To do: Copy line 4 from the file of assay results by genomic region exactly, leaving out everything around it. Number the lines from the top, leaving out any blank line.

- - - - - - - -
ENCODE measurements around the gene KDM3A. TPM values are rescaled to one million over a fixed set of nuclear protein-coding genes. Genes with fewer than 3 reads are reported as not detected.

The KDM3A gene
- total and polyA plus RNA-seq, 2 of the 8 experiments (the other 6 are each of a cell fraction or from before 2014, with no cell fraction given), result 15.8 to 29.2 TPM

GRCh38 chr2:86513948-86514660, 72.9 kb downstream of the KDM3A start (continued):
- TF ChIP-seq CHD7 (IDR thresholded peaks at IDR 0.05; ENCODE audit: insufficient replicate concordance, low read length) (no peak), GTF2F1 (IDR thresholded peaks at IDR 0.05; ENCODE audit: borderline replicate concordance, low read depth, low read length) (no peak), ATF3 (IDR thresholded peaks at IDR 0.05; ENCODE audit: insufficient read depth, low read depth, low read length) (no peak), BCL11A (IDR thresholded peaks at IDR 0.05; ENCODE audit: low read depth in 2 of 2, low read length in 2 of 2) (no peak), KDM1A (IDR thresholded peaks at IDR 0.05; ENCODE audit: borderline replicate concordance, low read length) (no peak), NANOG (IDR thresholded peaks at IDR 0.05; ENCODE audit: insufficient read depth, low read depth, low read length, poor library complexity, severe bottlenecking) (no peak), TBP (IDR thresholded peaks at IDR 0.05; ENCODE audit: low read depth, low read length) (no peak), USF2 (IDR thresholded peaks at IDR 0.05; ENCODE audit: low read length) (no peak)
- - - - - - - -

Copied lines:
GRCh38 chr2:86513948-86514660, 72.9 kb downstream of the KDM3A start (continued):